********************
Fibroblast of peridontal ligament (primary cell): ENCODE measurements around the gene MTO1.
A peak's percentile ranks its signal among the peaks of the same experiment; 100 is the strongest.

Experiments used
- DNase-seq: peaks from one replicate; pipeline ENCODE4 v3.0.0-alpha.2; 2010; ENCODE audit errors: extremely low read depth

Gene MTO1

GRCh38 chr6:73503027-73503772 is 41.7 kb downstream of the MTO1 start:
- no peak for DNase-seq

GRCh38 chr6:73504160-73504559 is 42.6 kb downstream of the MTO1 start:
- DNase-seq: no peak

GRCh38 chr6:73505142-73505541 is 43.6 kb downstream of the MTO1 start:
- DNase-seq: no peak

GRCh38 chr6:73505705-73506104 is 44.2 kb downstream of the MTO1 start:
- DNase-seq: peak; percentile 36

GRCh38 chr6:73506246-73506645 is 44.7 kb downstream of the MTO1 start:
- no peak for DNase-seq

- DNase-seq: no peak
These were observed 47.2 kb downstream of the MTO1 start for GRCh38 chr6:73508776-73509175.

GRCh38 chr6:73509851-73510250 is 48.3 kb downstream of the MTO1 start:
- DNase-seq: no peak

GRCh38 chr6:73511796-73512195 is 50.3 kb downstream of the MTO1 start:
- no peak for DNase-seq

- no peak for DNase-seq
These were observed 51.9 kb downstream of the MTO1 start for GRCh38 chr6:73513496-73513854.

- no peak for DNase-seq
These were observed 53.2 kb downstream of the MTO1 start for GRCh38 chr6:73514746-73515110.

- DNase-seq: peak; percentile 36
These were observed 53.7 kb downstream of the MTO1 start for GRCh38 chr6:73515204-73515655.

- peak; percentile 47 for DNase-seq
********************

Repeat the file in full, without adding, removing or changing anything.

Fibroblast of peridontal ligament (primary cell): ENCODE measurements around the gene MTO1.
A peak's percentile ranks its signal among the peaks of the same experiment; 100 is the strongest.

Experiments used
- DNase-seq: peaks from one replicate; pipeline ENCODE4 v3.0.0-alpha.2; 2010; ENCODE audit errors: extremely low read depth

Gene MTO1

GRCh38 chr6:73503027-73503772 is 41.7 kb downstream of the MTO1 start:
- no peak for DNase-seq

GRCh38 chr6:73504160-73504559 is 42.6 kb downstream of the MTO1 start:
- DNase-seq: no peak

GRCh38 chr6:73505142-73505541 is 43.6 kb downstream of the MTO1 start:
- DNase-seq: no peak

GRCh38 chr6:73505705-73506104 is 44.2 kb downstream of the MTO1 start:
- DNase-seq: peak; percentile 36

GRCh38 chr6:73506246-73506645 is 44.7 kb downstream of the MTO1 start:
- no peak for DNase-seq

- DNase-seq: no peak
These were observed 47.2 kb downstream of the MTO1 start for GRCh38 chr6:73508776-73509175.

GRCh38 chr6:73509851-73510250 is 48.3 kb downstream of the MTO1 start:
- DNase-seq: no peak

GRCh38 chr6:73511796-73512195 is 50.3 kb downstream of the MTO1 start:
- no peak for DNase-seq

- no peak for DNase-seq
These were observed 51.9 kb downstream of the MTO1 start for GRCh38 chr6:73513496-73513854.

- no peak for DNase-seq
These were observed 53.2 kb downstream of the MTO1 start for GRCh38 chr6:73514746-73515110.

- DNase-seq: peak; percentile 36
These were observed 53.7 kb downstream of the MTO1 start for GRCh38 chr6:73515204-73515655.

- peak; percentile 47 for DNase-seq